The FTC is pushing for Facebook to divest from some of its recent acquisitions. The commission also wants Facebook to go through regulatory approval before it makes future purchases. Facebook has argued that the FTC gave the social media giant the green light when it was putting together deals to buy Instagram and WhatsApp. Facebook has warned that forcing it to break up after it has invested in its acquisitions for years will make other tech companies nervous about mergers and acquisitions. Facebook says this would significantly hamper growth and innovation in the tech industry.
Regulatory Battles for Amazon and Google in France
While Facebook deals with regulatory battles at home, fellow tech giants Amazon and Google are facing fines from the French government. France’s privacy watchdog, the CNIL, has issued over $163 million in fines to the two companies.
France has accused the two tech giants of storing advertising identifiers, called cookies, on users’ computers without their knowledge or consent. Both companies said they have changed their websites to ensure cookies are only used with users’ permission, but regulators say the companies still are not providing sufficient explanations to users. Investors will be carefully watching to see how these, and other disputes between lawmakers and tech companies, unfold.
Friday Fundings: Calm, Catawiki, and Sunday
Calm Works to Meet Growing Demand for Mental Health Resources
Calm, the meditation and relaxation app used by millions, has raised $75 million in fresh funding from investors including Lightspeed Venture Partners, TPG, and Insight Partners. This bumps the app’s valuation to $2 billion.
Individuals and companies have flocked to Calm during the pandemic. Many have faced anxiety, depression, and other mental health challenges this year while dealing with isolation and the loss of loved ones. Daily downloads of Calm have doubled in 2020 compared to 2019. People have listened to more than 1 billion minutes of content on Calm this year—a 100% jump from levels in 2019.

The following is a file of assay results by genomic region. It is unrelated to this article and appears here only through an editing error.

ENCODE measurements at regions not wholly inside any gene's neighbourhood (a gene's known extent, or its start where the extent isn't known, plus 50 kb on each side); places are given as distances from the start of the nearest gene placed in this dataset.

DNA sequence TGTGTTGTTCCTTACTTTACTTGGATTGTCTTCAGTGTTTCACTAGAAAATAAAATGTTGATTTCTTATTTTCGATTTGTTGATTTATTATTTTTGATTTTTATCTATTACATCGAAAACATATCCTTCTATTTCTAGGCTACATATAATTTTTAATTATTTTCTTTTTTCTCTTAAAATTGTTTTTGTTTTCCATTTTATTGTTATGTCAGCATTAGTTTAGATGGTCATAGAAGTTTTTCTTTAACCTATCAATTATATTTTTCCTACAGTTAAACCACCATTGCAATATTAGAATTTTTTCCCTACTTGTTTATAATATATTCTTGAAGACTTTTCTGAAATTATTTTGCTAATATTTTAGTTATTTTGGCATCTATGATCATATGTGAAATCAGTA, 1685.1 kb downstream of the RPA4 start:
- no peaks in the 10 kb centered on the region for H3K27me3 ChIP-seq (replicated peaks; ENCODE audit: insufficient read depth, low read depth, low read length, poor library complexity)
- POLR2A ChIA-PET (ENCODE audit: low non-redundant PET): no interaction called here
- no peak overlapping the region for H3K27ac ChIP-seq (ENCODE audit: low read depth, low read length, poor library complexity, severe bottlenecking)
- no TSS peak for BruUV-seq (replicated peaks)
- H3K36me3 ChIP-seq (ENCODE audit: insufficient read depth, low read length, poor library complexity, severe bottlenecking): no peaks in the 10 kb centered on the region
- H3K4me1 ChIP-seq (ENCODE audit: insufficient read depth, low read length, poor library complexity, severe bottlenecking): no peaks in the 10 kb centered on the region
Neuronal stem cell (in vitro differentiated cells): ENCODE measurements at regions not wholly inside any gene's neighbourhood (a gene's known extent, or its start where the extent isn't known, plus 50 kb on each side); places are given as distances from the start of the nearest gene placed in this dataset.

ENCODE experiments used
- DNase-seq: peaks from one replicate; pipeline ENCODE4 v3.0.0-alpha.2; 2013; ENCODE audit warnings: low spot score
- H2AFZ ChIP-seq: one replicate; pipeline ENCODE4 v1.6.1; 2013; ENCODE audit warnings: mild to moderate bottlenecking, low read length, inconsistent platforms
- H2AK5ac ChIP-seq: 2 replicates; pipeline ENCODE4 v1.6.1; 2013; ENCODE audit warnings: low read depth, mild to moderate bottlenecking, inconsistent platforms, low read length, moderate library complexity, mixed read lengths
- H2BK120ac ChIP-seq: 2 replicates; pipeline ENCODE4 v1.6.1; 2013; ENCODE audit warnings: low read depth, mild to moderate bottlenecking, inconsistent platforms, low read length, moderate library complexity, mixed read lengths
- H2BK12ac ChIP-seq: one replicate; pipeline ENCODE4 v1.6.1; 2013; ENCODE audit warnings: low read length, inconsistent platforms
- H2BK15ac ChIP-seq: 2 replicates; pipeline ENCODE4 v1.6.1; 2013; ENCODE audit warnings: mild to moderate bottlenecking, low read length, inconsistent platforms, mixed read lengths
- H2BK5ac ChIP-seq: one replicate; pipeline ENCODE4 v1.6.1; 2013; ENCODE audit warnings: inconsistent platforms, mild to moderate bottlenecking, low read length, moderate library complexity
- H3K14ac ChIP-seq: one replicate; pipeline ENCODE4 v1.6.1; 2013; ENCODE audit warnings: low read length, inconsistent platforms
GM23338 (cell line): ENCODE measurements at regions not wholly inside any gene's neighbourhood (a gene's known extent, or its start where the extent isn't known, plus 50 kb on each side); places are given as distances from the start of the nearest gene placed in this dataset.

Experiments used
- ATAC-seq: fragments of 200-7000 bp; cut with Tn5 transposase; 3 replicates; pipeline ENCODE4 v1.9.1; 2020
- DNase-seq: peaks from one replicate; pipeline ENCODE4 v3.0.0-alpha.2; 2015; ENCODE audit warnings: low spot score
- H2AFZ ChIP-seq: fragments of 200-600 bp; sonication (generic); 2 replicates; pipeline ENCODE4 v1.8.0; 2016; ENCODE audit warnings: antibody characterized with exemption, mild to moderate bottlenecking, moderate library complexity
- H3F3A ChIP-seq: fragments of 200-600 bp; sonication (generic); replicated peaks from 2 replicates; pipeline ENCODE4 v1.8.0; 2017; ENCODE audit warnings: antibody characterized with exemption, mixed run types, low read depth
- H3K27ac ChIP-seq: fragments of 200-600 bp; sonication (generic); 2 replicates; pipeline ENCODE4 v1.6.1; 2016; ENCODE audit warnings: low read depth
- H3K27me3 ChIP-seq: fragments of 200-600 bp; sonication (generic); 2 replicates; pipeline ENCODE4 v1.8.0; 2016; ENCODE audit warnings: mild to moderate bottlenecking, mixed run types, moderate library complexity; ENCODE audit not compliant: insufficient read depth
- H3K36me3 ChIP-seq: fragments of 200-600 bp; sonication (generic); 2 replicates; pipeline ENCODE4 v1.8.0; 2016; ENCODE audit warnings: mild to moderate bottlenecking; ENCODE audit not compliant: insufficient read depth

With its new funding, Calm hopes to grow through mergers and acquisitions, as well as add to its offerings, especially in international markets. This week, for example, it is adding content for Japanese-speaking listeners. Though hopefully next year will bring some much-needed relief from the stress of COVID-19, the pandemic has highlighted the importance of mental health, and resources like Calm.
Online Collectibles Catalogue Raises $182 Million
Catawiki, a Netherlands-based ecommerce platform, has secured $182 million in fresh funding. The round was led by Permira with participation from Accel, an existing backer.
Caawiki specializes in selling collectibles like classic cars, art, and jewelry, through online auctions. The platform has more than 10 million monthly unique users, who are mostly in Europe. With the new funding, the company plans to invest in marketing, technology, and hiring.
Sunday Raises Funding for a New Model of Lawn Care
Sunday, a startup rethinking the way the lawn care industry operates, has secured $19 million in a Series B funding round led by Sequoia Capital. Other investors included Tusk Ventures and Forerunner Ventures. The Boulder-based company has now raised a total of $28 million over the course of its two-year existence.
Sunday offers customized DIY lawn care products and sells them through a subscription model. The company develops a unique plan for each of its clients with the goal of cutting down the amount of pesticides people use on their lawns. With the new funding, Sunday plans to work on developing its products and expanding its team.